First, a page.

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Most Powerful Bikes
One of the fastest and most powerful bikes in the world.
11. BMW S1000RR
BMW launched the RR in 2009, their first crack at making a superbike, and it set the world on fire. The 193hp 999cc machine thrashed every other bike in its class and four years later its only real close rival is Kawasakis ZX10R. The 190kg dry weight is heavier than it seems and many riders compare the size of the RR to a 600cc machine. Other than a fairly serious recall where connecting rod bolts were coming loose, reliability is said to be good. We recommend forking out the extra ?465 for the BMW Motorsport paint job that not only looks awesome but will also retain its value better. For ?13,735 you can have one of the fastest and best handling production bikes in the world. How lucky are we motorcyclists?
12. Ducati 1198S
An extra ?3,000 will get you the S model over the standard 1198, which gets you some serious bling. The S has traction control,full ?hlins suspension, an adjustable ?hlins steering damper, and lighter seven spoke Marchesini wheels, which brings the claimed overall weight down a further 2kgs to 169kg. Making the same 170hp as the 1098R, the 1198S is a smoother, more docile, and refined animal.
13. Ducati 1199
No trellis frame, a claimed 195hp, revised brakes and enough electronics to make the bike ride itself, the Panigale is something very special. The Superquadro engine has the best traits of a twin but is happy to rev like an inlinefour. Its smooth off the bottom end and a completely different animal to the 1198 its a refined package but faster than ever.
14. Ducati 848
So much more than just a baby 1098, Ducati made an entirely new engine for the 848. Weighing 168kg and making a claimed 135hp, the 848 is by no means miniature. It misses out on the Brembo Monoblocs of the 848 EVO but retains its impressive midcorner stability. Its all the bike youll ever need and a clean second hand example will only set you back ?6,000.
15. Triumph Daytona 675
Introduced in 2006 after a series of 4cylinder Daytonas, many thought that Triumphs 675 3cylinder supersport was a passing fad, an engineering anomaly that wouldnt hit the sweet spot. After all, if the Japanese were sticking to 4cylinder machines, what did Triumph know? Well, the 675cc never cleaned up in racing but it was an instant success for Triumph. A near perfect blend of torque and hosepower in a usable chassis made the 675 the choice for novice riders and old hands alike.
16. KTM RC8
Perhaps one of the maddest looking sportsbikes on the market, the RC8 makes a true 133hp from its 1148cc vtwin engine. It has plenty of room for taller riders and sublime handling kept in check by fully adjustable WP suspension and Brembo brakes. Early models could do with a Power Commander to smoothen out the power curve. To be that extra bit madder, get the R edition.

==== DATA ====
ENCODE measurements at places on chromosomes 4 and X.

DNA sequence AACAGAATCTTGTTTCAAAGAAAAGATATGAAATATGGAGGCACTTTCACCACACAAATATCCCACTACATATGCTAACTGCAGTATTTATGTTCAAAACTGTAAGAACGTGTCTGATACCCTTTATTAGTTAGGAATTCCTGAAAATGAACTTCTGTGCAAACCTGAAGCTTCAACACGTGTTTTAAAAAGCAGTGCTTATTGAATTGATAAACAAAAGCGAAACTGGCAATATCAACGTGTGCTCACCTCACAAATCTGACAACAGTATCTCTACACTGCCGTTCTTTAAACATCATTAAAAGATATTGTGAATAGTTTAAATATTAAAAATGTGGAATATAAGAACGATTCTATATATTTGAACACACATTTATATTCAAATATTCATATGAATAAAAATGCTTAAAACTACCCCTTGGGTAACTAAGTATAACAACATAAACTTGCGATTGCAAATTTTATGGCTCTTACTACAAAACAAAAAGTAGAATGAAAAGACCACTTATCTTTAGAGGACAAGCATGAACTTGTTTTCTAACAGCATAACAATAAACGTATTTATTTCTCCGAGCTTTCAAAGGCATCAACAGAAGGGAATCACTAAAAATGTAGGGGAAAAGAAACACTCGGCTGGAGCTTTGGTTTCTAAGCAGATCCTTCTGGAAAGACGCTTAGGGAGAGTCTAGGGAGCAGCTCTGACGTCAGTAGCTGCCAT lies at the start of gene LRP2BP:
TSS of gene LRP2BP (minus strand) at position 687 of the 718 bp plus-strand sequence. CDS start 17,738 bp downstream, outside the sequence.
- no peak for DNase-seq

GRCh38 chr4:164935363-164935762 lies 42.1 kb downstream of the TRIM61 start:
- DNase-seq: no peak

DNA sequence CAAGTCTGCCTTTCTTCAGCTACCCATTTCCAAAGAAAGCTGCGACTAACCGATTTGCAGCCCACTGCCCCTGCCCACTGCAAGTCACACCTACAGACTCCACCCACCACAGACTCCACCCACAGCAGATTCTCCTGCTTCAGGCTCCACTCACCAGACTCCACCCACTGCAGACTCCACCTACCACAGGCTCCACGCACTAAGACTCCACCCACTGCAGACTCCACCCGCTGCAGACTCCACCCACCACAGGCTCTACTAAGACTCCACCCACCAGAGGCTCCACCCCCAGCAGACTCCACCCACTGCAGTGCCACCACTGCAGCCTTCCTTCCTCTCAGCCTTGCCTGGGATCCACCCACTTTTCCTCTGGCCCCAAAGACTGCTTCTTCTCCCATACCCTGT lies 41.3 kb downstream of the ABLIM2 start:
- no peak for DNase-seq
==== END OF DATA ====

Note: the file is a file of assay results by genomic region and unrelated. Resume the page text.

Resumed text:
17. MV Agusta F4 1000 R 312
Now dont get too excited there, the 312R doesnt really do 312kmh (194mph). The moniker is merely a celebration of the fact a modified MV F4 once did a satelliteverified 311pointsomething kmh. Flat out. Possibly down a big hill. Making almost 170hp, the 312R was 9hp up from its predecessor thanks to titanium valves, new cam profiles and an increase in throttle bore. Although the MV was overshadowed by the excitement surrounding the Ducati 1098, its still massively impressive when you consider the nearrace spec forks, racespec wheels, that gorgeous exhaust and quality rearsets. It cost ?14,750 at launch, you could almost call that a bargain.
18. Triumph Daytona 955i
In 1998, the 955i succeeded the T595 Daytona Triumphs litresportsbike. The 200106 Daytona 955i gained more power, had a few more mph at the top and weighed 4kg less.Billed at 147hp, it actually only punts out around 110hp on the dyno. A decent spread of power, 50mpg economy, and cheap secondhand prices make the 955i a good realworld sportsbike option.
19. Aprilia RSV Mille 1000
In 1998 Aprilia launched the fast and affordable RSV Mille. Whilst the Vtwin has handed over its flagship status to the new RSV4, it doesnt make the Mille any less of a gem. The fuelling is beautifully smooth and the gearbox shifts slickly. You can almost forgive the woefully underpowered engine (115hp is typical) when you feel the linear power delivery. The grunt is there almost regardless of gear choice, shoving the big bike forward with a strong, insistent surge thats the sensible side of silly.
20. Aprilia RS 125
Low down the RS is rideable, if a little slow. Hit 8,000rpm and it all changes; the exhaust note switches to a highpitched waaaa and the little RS flies, until it runs out of puff at around 11,000rpm where it simply stops revving as though it cant draw enough fuel in. Handling is razor sharp and the brakes have more than enough bite for this 125kg flyweight.
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